On June 15, 2022, the Supreme Court decided the case of George v. McDonough, concerning a denial of a VA compensation claim from 1977. While the Supreme Court has settled veterans law cases in the past, it is not an entirely common occurrence, and the release of a new decision is noteworthy in the VA community.
This case centers around the interpretation of 38 CFR §§3.105, and in particular, the phrase “clear and unmistakable error.” Under 38 CFR §§3.105 a veteran can only seek revision of a final benefits decision if the veteran can prove that a “clear and unmistakable error” was committed in the decision. This standard is an ambiguous one and predictably, the bounds of what is considered “clear and unmistakable” have been debated since its creation in 1997. While this new decision does not resolve all ambiguity surrounding this standard, it does provide helpful guidance and clarification for future cases.
In the present case, Kevin George entered service in 1975 without reporting a history of schizophrenia. During basic training, Mr. George suffered a schizophrenic episode, and was medically discharged as a result. In 1977, the Veteran’s claim for service connection was denied. The Veteran claimed that his preexisting mental health condition was aggravated by his military service. In denying the claim, both the Regional Office and the Board rebutted the presumption of soundness simply by showing that the Veteran’s condition predated his service.
Had the decision happened today, it would be clear that the Board did not do enough to refute the presumption of soundness. However, up until 2003, it was the VA’s interpretation that the presumption of soundness could be rebutted simply by showing that the Veteran’s condition predated service. In 2003 it was determined that the VA must do more to rebut the presumption of soundness. Instead of showing that a condition predated service, the VA is now required to show that the Veteran’s preexisting condition was not later aggravated by service. This new interpretation is much more favorable to veterans.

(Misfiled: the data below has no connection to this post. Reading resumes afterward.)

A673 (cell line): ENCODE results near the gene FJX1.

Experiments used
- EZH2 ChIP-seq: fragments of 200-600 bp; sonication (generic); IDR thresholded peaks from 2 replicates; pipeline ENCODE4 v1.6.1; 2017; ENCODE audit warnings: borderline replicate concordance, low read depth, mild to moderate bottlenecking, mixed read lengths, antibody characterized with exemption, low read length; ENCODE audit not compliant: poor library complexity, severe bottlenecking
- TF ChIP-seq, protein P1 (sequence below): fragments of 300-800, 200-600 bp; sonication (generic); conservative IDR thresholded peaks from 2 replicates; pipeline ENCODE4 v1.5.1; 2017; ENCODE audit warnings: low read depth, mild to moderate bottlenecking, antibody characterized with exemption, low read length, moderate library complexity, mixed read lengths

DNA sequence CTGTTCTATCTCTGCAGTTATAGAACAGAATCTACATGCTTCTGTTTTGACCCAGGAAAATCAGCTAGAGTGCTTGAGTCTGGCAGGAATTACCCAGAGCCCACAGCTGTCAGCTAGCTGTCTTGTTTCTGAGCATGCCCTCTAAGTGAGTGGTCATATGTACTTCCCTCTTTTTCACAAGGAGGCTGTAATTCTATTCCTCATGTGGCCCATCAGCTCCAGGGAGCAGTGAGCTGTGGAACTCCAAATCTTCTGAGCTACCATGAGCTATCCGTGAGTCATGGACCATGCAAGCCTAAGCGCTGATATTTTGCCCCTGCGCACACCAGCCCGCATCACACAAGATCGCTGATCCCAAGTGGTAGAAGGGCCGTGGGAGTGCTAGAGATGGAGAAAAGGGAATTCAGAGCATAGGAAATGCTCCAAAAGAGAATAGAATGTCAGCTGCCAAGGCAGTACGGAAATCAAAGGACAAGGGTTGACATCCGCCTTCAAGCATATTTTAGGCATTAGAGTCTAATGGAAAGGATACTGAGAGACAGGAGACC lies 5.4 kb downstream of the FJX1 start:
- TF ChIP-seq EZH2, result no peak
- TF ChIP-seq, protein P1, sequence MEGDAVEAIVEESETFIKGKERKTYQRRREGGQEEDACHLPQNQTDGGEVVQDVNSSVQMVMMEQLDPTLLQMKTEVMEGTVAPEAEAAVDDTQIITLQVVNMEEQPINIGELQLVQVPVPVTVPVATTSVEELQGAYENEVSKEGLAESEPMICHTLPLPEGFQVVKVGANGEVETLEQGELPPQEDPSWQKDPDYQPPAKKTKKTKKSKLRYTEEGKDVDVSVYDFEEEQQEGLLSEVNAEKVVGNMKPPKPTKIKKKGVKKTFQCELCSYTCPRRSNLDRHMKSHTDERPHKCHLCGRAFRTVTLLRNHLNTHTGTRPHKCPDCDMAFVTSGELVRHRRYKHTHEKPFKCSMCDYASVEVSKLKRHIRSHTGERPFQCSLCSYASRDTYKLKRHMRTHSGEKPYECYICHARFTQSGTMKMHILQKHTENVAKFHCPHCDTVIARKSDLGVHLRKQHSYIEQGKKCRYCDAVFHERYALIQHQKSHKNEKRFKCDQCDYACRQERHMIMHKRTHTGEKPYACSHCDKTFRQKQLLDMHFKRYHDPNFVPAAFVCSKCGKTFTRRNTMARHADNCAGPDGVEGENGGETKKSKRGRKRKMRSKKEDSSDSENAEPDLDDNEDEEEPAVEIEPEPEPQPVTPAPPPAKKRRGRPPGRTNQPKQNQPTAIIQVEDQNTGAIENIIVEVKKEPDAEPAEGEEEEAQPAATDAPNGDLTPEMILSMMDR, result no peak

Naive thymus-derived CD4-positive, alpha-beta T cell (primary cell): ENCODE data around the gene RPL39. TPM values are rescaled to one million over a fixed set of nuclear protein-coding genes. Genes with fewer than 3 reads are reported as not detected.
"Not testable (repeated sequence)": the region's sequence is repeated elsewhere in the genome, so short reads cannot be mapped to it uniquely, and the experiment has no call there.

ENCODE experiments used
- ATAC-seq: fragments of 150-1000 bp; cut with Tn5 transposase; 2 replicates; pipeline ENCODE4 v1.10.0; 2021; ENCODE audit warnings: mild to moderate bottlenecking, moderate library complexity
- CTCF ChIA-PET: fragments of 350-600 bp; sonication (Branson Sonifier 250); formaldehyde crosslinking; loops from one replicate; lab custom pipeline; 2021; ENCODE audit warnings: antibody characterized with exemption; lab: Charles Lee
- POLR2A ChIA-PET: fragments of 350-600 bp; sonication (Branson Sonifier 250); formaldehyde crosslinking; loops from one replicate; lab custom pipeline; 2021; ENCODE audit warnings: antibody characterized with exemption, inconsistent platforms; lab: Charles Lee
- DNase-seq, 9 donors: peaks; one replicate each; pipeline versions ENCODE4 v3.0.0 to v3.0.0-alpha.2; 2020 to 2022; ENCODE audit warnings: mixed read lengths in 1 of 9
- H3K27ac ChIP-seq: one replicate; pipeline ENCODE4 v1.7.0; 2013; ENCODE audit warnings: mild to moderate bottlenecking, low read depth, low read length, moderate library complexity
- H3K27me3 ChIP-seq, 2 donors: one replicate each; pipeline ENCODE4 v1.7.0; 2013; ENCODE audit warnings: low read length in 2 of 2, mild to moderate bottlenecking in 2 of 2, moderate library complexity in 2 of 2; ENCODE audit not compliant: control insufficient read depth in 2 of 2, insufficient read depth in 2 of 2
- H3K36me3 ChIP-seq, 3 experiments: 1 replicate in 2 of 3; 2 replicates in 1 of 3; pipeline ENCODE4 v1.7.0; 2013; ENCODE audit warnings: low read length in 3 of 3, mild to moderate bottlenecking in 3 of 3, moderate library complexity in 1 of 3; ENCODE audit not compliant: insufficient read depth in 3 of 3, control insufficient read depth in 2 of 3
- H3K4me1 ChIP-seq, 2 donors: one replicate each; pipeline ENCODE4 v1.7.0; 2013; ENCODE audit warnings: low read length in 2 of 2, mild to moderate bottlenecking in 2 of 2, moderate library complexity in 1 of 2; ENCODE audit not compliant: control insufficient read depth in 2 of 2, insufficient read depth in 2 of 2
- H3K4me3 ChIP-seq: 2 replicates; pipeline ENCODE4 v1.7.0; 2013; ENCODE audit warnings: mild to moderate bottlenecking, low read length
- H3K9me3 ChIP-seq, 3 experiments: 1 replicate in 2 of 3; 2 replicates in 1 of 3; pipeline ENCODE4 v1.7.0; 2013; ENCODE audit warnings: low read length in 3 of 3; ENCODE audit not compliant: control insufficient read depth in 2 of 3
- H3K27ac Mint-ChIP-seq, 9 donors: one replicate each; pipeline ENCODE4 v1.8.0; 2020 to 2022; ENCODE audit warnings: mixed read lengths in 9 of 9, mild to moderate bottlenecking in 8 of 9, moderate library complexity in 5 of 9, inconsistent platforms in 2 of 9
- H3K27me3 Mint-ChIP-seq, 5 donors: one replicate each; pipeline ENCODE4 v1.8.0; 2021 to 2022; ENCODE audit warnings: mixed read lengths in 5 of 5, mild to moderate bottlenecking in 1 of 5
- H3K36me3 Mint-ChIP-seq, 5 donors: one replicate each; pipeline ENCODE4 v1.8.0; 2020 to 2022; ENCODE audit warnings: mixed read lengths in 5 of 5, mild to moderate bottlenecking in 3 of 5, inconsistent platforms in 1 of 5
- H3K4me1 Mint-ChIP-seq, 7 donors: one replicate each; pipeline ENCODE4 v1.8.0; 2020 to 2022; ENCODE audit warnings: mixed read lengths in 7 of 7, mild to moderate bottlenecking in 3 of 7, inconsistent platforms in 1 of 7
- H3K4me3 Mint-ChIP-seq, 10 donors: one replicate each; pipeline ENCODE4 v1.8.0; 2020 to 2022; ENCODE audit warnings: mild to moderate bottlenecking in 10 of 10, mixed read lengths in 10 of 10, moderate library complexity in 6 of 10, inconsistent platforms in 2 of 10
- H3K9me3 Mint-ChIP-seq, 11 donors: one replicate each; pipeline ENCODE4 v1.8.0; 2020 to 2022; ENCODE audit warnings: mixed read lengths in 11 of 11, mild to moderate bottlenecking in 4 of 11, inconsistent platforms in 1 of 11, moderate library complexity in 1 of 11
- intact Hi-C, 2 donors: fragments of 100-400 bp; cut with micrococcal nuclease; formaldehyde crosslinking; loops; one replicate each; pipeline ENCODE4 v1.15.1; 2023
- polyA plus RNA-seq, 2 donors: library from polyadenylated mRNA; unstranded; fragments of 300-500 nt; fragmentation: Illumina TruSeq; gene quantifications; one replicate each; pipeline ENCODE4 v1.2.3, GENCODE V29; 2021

As a result, in 2014, Mr. George sought to reopen his previously denied claim, claiming that the 1977 Decision committed a “clear and unmistakable error.” George v. McDonough turns on whether the term “clear and unmistakable error” includes when VA applies a Regulation, which is later invalidated, to deny a claim for benefits.
In a 6-3 decision, the court denied Mr. George’s claim, holding that such a situation does not constitute a “clear and unmistakable error.” This ruling confirmed what many in the veteran law community already suspected, and further narrows what kind of mistakes are considered clear and unmistakable.
The Supreme Court had a couple of different rationales. First, the Court reasoned that although “clear and unmistakable error” is not defined in its statute, when looking at similar regulations and its place in the statutory structure, “clear and unmistakable error” was intended to be a specific and rare kind of error. Such errors are reserved for the most apparent misapplications of law, at the time of the decision. The Court notes that this narrow interpretation serves the purpose of preventing “clear and unmistakable error” from expanding into a substitute for normal error correcting, which is meant to occur during appeal.
Further, the Court concluded that a “clear and unmistakable error” did not occur, because the VA applied the Regulation as it was interpreted at the time of the original decision. Meaning that although if the case was decided today, VA would have had to do more to overturn the presumption of soundness, at the time the original decision was made, the VA did not have the same burden. Thus, there was no “clear and unmistakable error” in the original decision.
Reopening a previously denied claim is a complicated and difficult process. However, even under the Court’s new ruling, a claim of “clear and unmistakable error” is by no means impossible. If you believe that a VA has wrongfully denied a claim concerning you or a loved one and you seek to reopen such claim or allege that an older decision committed “clear and unmistakable error”, please reach out to our experienced attorneys at Stevens and Sullivan at 404-467-9017.